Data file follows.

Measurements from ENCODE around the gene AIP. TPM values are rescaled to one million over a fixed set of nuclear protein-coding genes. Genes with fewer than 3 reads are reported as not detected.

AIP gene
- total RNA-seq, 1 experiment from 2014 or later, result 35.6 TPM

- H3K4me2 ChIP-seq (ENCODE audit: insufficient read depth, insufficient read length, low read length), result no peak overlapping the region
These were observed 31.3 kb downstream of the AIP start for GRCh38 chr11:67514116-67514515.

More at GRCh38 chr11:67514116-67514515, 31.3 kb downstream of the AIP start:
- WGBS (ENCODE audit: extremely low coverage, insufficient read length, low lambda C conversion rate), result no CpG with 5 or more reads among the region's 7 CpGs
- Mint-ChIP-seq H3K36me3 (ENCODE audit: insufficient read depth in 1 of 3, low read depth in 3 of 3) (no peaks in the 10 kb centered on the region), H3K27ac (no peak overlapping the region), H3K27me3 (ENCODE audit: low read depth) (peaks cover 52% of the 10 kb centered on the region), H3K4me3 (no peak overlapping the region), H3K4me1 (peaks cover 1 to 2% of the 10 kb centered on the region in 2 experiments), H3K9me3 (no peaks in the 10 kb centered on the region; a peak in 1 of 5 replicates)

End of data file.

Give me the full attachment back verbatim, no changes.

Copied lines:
Measurements from ENCODE around the gene AIP. TPM values are rescaled to one million over a fixed set of nuclear protein-coding genes. Genes with fewer than 3 reads are reported as not detected.

AIP gene
- total RNA-seq, 1 experiment from 2014 or later, result 35.6 TPM

- H3K4me2 ChIP-seq (ENCODE audit: insufficient read depth, insufficient read length, low read length), result no peak overlapping the region
These were observed 31.3 kb downstream of the AIP start for GRCh38 chr11:67514116-67514515.

More at GRCh38 chr11:67514116-67514515, 31.3 kb downstream of the AIP start:
- WGBS (ENCODE audit: extremely low coverage, insufficient read length, low lambda C conversion rate), result no CpG with 5 or more reads among the region's 7 CpGs
- Mint-ChIP-seq H3K36me3 (ENCODE audit: insufficient read depth in 1 of 3, low read depth in 3 of 3) (no peaks in the 10 kb centered on the region), H3K27ac (no peak overlapping the region), H3K27me3 (ENCODE audit: low read depth) (peaks cover 52% of the 10 kb centered on the region), H3K4me3 (no peak overlapping the region), H3K4me1 (peaks cover 1 to 2% of the 10 kb centered on the region in 2 experiments), H3K9me3 (no peaks in the 10 kb centered on the region; a peak in 1 of 5 replicates)